The modern master of facial studies is probably Paul Ekman, a professor of psychology at the University of California Medical School. With his colleague Wallace Friesan, he catalogued the 43 distinct muscular movements that the human face can make with its over 50 muscles, calling them action ‘units’. Taking combinations of up to five action units at a time, they catalogued over ten thousand combinations and then noted the three thousand which meant something, the reflection of an authentic human state.

The face is simply the most exquisite piece of biological communication machinery in existence. Can you think of a better one?

In this light, it hard to see how deliberately covering a face can be seen as less than an assault on personality, on individuality. It’s an attenuation of a person’s relationship with the world and the other people in it, a hobbling of the natural medium through which we emote and communicate, even when not speaking.

This week, French MPs voted to pass a law which will forbid the wearing of facial covering in public places. This will, no doubt, be distressing to people who wear motorcycle helmets to restaurants and balaclavas to the theatre. But its real intention is to forbid the wearing of the veil by a minority of muslim women.

Given what we now know about faces, shouldn’t we all regard this is a virtuous law?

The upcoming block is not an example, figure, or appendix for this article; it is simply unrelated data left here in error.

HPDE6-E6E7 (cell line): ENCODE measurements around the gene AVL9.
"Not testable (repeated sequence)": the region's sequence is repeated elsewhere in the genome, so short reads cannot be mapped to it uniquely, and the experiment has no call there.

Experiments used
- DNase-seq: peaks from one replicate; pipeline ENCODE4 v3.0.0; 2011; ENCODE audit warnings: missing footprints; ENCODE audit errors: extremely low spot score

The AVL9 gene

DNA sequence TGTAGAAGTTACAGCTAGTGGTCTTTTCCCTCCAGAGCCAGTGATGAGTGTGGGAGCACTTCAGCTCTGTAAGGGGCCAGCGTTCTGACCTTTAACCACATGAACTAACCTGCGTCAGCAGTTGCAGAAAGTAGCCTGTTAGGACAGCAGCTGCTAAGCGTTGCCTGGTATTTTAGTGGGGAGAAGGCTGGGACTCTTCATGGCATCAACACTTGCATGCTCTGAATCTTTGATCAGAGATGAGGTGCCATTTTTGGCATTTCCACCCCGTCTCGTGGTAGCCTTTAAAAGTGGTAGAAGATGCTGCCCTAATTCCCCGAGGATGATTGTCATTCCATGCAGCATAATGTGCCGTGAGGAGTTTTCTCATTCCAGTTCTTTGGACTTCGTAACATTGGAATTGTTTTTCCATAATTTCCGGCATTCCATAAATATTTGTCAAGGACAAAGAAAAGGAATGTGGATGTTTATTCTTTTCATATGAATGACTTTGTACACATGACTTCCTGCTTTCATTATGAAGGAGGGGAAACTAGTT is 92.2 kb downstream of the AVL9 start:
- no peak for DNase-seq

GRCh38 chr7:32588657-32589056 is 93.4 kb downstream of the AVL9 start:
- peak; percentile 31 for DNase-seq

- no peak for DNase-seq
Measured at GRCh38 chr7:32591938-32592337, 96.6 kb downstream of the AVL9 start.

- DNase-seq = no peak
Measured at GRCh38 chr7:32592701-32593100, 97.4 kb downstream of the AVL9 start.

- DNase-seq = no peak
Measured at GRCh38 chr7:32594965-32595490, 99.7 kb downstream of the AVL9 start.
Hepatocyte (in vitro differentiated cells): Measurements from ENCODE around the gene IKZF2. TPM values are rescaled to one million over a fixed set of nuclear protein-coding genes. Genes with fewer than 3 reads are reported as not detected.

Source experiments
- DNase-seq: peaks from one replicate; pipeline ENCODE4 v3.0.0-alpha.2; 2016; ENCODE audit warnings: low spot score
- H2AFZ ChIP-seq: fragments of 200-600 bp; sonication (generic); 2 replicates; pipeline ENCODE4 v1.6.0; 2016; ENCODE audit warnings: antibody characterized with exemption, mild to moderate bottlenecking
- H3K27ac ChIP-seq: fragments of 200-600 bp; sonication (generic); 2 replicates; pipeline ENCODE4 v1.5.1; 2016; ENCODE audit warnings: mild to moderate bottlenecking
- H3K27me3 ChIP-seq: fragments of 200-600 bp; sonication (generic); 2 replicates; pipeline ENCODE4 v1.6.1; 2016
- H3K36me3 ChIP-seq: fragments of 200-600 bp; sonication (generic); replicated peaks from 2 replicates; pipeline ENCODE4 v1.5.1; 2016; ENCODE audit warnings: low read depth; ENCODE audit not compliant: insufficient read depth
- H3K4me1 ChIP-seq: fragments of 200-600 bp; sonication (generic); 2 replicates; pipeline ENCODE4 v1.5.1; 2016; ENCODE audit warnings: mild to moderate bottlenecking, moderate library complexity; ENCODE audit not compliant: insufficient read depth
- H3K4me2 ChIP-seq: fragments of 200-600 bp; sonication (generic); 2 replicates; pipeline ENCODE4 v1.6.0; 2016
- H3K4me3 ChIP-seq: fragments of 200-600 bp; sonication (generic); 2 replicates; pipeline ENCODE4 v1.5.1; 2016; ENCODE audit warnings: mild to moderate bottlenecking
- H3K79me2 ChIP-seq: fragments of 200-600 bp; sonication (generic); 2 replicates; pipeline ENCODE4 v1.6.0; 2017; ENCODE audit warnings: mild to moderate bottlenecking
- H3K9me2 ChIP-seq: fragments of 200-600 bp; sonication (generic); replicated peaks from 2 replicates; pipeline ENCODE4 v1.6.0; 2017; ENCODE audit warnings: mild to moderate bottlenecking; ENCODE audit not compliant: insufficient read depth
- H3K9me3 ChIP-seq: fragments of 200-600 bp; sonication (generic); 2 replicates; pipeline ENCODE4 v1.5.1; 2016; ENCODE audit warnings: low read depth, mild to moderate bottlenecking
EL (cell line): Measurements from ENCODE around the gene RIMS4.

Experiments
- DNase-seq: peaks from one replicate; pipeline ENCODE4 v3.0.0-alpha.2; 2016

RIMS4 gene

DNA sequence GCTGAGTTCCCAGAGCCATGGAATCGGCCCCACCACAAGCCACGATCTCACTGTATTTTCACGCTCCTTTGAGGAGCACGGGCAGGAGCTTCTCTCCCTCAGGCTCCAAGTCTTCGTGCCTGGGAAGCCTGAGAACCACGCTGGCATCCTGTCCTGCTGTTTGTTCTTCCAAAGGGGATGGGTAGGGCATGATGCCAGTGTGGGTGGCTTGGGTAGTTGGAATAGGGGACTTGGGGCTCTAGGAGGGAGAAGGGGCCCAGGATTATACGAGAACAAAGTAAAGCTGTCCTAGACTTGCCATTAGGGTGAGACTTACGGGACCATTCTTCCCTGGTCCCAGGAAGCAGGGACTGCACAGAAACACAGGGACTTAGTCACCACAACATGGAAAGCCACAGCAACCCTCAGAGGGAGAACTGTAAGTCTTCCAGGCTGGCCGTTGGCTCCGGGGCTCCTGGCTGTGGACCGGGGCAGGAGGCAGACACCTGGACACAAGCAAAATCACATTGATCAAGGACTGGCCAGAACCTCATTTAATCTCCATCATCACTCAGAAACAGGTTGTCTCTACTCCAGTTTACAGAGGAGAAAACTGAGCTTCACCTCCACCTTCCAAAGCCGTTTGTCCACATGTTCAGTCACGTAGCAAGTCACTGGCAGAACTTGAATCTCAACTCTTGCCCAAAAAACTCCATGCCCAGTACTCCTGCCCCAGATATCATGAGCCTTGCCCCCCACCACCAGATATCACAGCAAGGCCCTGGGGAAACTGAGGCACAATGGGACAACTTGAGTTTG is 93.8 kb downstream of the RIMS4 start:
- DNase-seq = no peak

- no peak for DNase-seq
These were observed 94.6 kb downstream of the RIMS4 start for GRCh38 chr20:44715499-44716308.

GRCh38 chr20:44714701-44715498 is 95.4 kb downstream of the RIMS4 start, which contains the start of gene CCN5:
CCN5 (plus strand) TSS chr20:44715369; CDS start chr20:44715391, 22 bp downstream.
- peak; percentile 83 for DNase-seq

I don’t think so.

The Harm Principle' is one of the principles upon western liberal thought is based. As John Stuart Mill wrote:

“… the only purpose for which power can be rightfully exercised over any member of a civilized community, against his will, is to prevent harm to others.”

It’s difficult to see how the wearing of a veil harms others.

There are exceptions of course. Minors shouldn’t be able to wear a veil any more than they should be able to get a tattoo. In sensitive security situations such as passport control or entering buildings, people must be required to show their faces. In professional situations such as teaching, there must be no impedance of communication and therefore no veil.

But if a woman chooses to walk down the street completely covered, that surely must remain her own business.

Of course, she may be being coerced by a man. The proposed French law places far lighter penalties upon women than on the men who force them to wear veils.

But considering this situation carefully, how on earth could the law prove coercion without a full disclosure from the coerced? It’s probably unworkable.

At its worst, this law could further restrict the free movement of women who are subject, for economic or social reasons, to the dress codes imposed by husbands and fathers.

It’s hard to see what the French law will achieve but resentment. It’s unlikely to move the willing veil wearer to a secular philosophy, to move the oppressed veil-wearer to liberty or to move marginalised muslims to fuller integration with French society and values.

In my view, as a personal practice, the wearing of the veil is to be deplored, but the French law looks like sanctimonious bullying.